LHM

I believe Gelman (and his co-authors in a previous paper by the same name: http://www.stat.columbia.edu/~gelman/research/unpublished/rbrevised2.pdf) are using the "red state" "blue state" terminology not to suggest that these states are all inherently and uniformly politically different from each other, but instead to suggest that income matters differently in states that historically vote Republican versus those that historically vote Democrat. Their findings only suggest that income matters more in historically Republican states than in historically Democratic states. It also happens that Republican states are generally more poor. They therefore conclude that in poor/red states, rich people vote Republican and poor people vote Democrat, while in rich/blue states, rich people vote more Democratic.

I was hoping that Mr. Venkatesh's article would help to elaborate WHY this is happening. Educational differences between rich and poor states? Religious differences between them?

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DJH

PaulK (#4), the red-blue state model is inherently flawed, and the reason for it has NOTHING to do with the identity or affiliation of the White House occupant.

Example: I live in a "blue" state, Connecticut, but in a portion of the state (the northwest) which is VERY "red." How does the red/blue model account for that? Answer: It doesn't. In fact, it DENIES the possibility of it!

That a state with millions of people is not ideologically homogeneous, should not surprise anyone. Even a tiny state like mine has more than enough voters to make homogeneity impossibile. Yet the red/blue model claims the opposite. It's irrational ... but pundits love it nonetheless.

That George Bush is the president has NOTHING WHATEVER to do with this reality. CT overall has been a majority-liberal state for decades; and northwestern CT as a portion of the state has been majority-conservative for at least as long, if not longer. Both of these facts were true before Bush was elected, and likely will remain true long after he is gone. Both would ALSO still have been true, had Bush never been elected at all.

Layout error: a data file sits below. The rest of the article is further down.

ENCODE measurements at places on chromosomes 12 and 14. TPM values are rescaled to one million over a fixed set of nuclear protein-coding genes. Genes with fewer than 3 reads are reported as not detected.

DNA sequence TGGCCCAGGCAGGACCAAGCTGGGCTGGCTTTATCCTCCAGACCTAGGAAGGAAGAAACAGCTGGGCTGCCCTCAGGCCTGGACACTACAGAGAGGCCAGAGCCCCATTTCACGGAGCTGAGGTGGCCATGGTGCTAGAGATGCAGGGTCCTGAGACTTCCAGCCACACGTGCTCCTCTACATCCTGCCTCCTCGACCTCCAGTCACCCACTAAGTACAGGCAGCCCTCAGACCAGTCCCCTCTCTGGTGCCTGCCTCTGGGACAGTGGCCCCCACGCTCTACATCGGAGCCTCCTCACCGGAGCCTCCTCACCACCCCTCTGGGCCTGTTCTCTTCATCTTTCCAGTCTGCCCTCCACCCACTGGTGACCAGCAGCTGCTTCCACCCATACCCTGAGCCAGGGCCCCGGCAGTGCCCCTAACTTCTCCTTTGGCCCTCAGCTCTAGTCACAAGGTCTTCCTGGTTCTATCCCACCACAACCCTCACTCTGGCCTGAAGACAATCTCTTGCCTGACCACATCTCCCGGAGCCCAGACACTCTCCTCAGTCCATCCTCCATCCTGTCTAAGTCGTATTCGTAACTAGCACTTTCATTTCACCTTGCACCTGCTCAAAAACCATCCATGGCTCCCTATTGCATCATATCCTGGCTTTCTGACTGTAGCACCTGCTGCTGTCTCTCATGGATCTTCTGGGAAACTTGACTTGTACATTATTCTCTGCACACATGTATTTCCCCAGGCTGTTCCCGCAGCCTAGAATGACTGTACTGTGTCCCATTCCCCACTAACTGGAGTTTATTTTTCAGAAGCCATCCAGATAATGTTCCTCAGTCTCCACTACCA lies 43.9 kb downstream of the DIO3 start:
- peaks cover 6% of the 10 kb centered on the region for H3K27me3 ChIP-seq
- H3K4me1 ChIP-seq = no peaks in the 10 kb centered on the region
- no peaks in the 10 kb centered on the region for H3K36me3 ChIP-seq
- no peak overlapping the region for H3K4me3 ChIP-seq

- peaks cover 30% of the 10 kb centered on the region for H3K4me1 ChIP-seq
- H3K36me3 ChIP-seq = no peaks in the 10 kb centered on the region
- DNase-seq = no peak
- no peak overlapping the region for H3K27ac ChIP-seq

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Simcha

"two newspapers in one"?!

I would like to refer you to today's NYTIMES opinion article by David Brooks that shows with numbers grouping of rich voters/donors:

republican: managers & old industries

democratic: professionals and high tech

PS I wonder whether democratic high-tech can be partially explained by age

Chris

The following quote interested me.

"It does not appear to be the case that rich people vote based on their economic interests, with lower income voters being more likely to be swayed by emotional appeals."

It is interesting because it might bring up an aspect that I haven't thought of and may or may not be brought up in the book. Does this mean that there is a correlation between emotion and politics? How about the emotion and being rich? Are people that can control emotion more successful in life and in business? Is this way Donald Trump always states “it’s not personal, it’s business”? Granted we are humans and emotions drive us, such as emotions for the environment (be green!), but do emotions get in the way of business and good business sense and does it affect a person’s wallet? If emotions do not get in the way of business deals do emotions get in the way in a person’s personal life, such as buying a house or other liabilities that they cannot afford that makes them poor?

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Ben A

DJH (#1) pretty much hit the nail on the head with this one.

It's not I think we can't draw helpful generalizations from red-state/blue-state distinctions, it's just that I worry we've started to see such a rigid red/blue divide that it's started to cloud our view. As #1 said, the media don't really deal with the concept as a historical marker, but reather as some clearly establishable metaphysical property of a state.

Mike

Wow, thanks, MRB. I started out interested in an article about a more precise breakdown of voting results, and ended up reading an article by an unabashed hypocritical bigot.

"They--rural, red-state voters, the denizens of the exurbs--are not real Americans. They are rubes, fools, and hate-mongers."

Really? A person is a fool and a hate-monger based on the color of his state (sorry, county)? Incredible!

What people like this don't seem to realize is that the very fact that we have elections, and the candidates CAMPAIGN, is proof of one thing: people in this country are not painted red or blue.

This whole concept is upside down, in my opinion. A state BECOMES red, when the aggregate decisions of all it's voters add up to more votes for a Republican. It's an epiphenomenon. It makes no sense to investigate how people in a red state vote. That's like analyzing why people tend to build skyscrapers in places where there are lots of elevators.